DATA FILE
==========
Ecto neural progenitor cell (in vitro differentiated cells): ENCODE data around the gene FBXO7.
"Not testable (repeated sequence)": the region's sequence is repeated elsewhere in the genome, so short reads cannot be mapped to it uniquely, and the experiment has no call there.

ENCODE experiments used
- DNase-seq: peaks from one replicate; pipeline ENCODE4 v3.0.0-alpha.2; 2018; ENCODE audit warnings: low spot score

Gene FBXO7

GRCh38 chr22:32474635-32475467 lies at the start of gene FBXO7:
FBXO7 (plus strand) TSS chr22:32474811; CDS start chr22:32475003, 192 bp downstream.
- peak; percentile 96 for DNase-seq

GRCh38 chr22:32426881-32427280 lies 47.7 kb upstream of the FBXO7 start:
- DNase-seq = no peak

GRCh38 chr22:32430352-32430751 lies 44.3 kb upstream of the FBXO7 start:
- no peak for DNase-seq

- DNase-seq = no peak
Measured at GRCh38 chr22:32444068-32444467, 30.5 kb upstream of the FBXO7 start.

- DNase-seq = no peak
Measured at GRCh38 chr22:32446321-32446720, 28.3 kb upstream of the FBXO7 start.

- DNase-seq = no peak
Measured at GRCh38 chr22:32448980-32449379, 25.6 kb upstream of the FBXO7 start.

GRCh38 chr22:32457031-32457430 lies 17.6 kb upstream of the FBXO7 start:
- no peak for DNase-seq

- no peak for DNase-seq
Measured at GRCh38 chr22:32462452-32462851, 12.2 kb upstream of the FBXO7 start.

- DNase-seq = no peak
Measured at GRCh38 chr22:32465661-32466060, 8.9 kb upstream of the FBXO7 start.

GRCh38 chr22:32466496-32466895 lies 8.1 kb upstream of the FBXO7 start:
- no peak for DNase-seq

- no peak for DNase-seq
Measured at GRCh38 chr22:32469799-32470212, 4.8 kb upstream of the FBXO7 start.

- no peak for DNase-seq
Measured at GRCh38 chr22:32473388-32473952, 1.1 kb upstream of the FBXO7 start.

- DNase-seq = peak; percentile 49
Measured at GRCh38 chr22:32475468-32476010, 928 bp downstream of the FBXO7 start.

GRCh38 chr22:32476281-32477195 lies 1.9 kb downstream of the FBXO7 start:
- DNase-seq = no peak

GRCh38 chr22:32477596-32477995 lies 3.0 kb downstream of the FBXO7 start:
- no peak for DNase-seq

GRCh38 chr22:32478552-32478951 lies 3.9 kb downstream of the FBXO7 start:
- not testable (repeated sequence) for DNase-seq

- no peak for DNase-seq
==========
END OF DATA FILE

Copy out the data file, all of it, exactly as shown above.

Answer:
Ecto neural progenitor cell (in vitro differentiated cells): ENCODE data around the gene FBXO7.
"Not testable (repeated sequence)": the region's sequence is repeated elsewhere in the genome, so short reads cannot be mapped to it uniquely, and the experiment has no call there.

ENCODE experiments used
- DNase-seq: peaks from one replicate; pipeline ENCODE4 v3.0.0-alpha.2; 2018; ENCODE audit warnings: low spot score

Gene FBXO7

GRCh38 chr22:32474635-32475467 lies at the start of gene FBXO7:
FBXO7 (plus strand) TSS chr22:32474811; CDS start chr22:32475003, 192 bp downstream.
- peak; percentile 96 for DNase-seq

GRCh38 chr22:32426881-32427280 lies 47.7 kb upstream of the FBXO7 start:
- DNase-seq = no peak

GRCh38 chr22:32430352-32430751 lies 44.3 kb upstream of the FBXO7 start:
- no peak for DNase-seq

- DNase-seq = no peak
Measured at GRCh38 chr22:32444068-32444467, 30.5 kb upstream of the FBXO7 start.

- DNase-seq = no peak
Measured at GRCh38 chr22:32446321-32446720, 28.3 kb upstream of the FBXO7 start.

- DNase-seq = no peak
Measured at GRCh38 chr22:32448980-32449379, 25.6 kb upstream of the FBXO7 start.

GRCh38 chr22:32457031-32457430 lies 17.6 kb upstream of the FBXO7 start:
- no peak for DNase-seq

- no peak for DNase-seq
Measured at GRCh38 chr22:32462452-32462851, 12.2 kb upstream of the FBXO7 start.

- DNase-seq = no peak
Measured at GRCh38 chr22:32465661-32466060, 8.9 kb upstream of the FBXO7 start.

GRCh38 chr22:32466496-32466895 lies 8.1 kb upstream of the FBXO7 start:
- no peak for DNase-seq

- no peak for DNase-seq
Measured at GRCh38 chr22:32469799-32470212, 4.8 kb upstream of the FBXO7 start.

- no peak for DNase-seq
Measured at GRCh38 chr22:32473388-32473952, 1.1 kb upstream of the FBXO7 start.

- DNase-seq = peak; percentile 49
Measured at GRCh38 chr22:32475468-32476010, 928 bp downstream of the FBXO7 start.

GRCh38 chr22:32476281-32477195 lies 1.9 kb downstream of the FBXO7 start:
- DNase-seq = no peak

GRCh38 chr22:32477596-32477995 lies 3.0 kb downstream of the FBXO7 start:
- no peak for DNase-seq

GRCh38 chr22:32478552-32478951 lies 3.9 kb downstream of the FBXO7 start:
- not testable (repeated sequence) for DNase-seq

- no peak for DNase-seq